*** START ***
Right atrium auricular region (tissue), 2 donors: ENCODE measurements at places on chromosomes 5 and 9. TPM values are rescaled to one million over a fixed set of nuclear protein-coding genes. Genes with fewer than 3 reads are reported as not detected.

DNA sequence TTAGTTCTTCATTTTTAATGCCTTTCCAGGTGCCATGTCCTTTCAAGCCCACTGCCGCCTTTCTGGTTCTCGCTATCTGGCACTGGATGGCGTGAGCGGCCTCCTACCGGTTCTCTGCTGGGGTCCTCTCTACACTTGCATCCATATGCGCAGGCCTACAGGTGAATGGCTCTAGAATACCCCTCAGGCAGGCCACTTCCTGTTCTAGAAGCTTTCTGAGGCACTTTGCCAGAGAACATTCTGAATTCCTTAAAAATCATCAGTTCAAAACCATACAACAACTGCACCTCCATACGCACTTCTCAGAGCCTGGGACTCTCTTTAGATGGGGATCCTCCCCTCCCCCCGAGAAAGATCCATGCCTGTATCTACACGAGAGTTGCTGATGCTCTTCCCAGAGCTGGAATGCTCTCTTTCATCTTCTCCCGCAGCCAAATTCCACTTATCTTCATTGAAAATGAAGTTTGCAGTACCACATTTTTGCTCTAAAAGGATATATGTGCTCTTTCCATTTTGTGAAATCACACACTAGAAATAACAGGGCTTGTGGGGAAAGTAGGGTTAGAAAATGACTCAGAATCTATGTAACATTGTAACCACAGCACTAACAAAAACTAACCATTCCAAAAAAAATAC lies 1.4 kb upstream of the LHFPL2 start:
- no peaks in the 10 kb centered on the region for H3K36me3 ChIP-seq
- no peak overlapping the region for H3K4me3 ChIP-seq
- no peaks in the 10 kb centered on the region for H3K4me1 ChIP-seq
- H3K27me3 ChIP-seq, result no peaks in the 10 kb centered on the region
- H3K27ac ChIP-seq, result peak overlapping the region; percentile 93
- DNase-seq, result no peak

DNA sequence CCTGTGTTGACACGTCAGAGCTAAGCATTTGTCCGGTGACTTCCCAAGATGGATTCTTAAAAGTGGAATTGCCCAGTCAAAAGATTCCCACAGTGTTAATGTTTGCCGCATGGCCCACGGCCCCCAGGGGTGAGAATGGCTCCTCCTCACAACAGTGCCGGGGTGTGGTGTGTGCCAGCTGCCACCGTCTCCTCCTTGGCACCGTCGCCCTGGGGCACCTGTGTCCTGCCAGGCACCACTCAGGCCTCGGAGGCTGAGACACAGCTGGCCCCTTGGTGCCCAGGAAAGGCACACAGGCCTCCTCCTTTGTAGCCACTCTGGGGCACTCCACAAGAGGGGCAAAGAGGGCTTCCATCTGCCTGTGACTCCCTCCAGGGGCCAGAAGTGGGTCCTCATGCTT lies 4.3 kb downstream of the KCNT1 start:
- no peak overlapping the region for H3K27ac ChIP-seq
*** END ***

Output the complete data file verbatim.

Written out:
Right atrium auricular region (tissue), 2 donors: ENCODE measurements at places on chromosomes 5 and 9. TPM values are rescaled to one million over a fixed set of nuclear protein-coding genes. Genes with fewer than 3 reads are reported as not detected.

DNA sequence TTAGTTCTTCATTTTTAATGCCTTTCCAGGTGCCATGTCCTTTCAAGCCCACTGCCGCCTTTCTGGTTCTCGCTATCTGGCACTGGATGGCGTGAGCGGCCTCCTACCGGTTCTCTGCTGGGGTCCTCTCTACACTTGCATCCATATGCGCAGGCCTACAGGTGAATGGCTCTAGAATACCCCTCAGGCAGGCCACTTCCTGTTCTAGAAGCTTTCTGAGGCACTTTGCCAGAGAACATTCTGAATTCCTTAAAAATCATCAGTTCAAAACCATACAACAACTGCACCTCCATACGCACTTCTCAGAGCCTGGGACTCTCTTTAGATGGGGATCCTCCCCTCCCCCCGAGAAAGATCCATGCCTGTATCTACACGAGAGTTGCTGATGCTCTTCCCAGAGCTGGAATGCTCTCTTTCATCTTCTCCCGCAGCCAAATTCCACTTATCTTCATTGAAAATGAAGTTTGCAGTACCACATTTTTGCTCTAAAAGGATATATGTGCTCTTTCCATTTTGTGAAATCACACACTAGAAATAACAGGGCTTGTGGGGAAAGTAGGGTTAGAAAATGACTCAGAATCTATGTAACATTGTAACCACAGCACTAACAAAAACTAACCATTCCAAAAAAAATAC lies 1.4 kb upstream of the LHFPL2 start:
- no peaks in the 10 kb centered on the region for H3K36me3 ChIP-seq
- no peak overlapping the region for H3K4me3 ChIP-seq
- no peaks in the 10 kb centered on the region for H3K4me1 ChIP-seq
- H3K27me3 ChIP-seq, result no peaks in the 10 kb centered on the region
- H3K27ac ChIP-seq, result peak overlapping the region; percentile 93
- DNase-seq, result no peak

DNA sequence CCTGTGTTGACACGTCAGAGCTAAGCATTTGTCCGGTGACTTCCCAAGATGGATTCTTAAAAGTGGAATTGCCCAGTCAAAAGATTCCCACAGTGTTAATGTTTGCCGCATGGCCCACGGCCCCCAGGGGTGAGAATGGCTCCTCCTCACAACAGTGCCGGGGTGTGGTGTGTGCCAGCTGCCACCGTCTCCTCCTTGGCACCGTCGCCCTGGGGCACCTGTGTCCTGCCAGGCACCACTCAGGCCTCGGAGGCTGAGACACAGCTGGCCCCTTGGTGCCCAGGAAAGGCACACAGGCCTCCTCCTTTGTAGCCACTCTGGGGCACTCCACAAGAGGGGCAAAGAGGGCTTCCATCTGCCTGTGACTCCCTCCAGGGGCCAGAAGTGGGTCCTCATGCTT lies 4.3 kb downstream of the KCNT1 start:
- no peak overlapping the region for H3K27ac ChIP-seq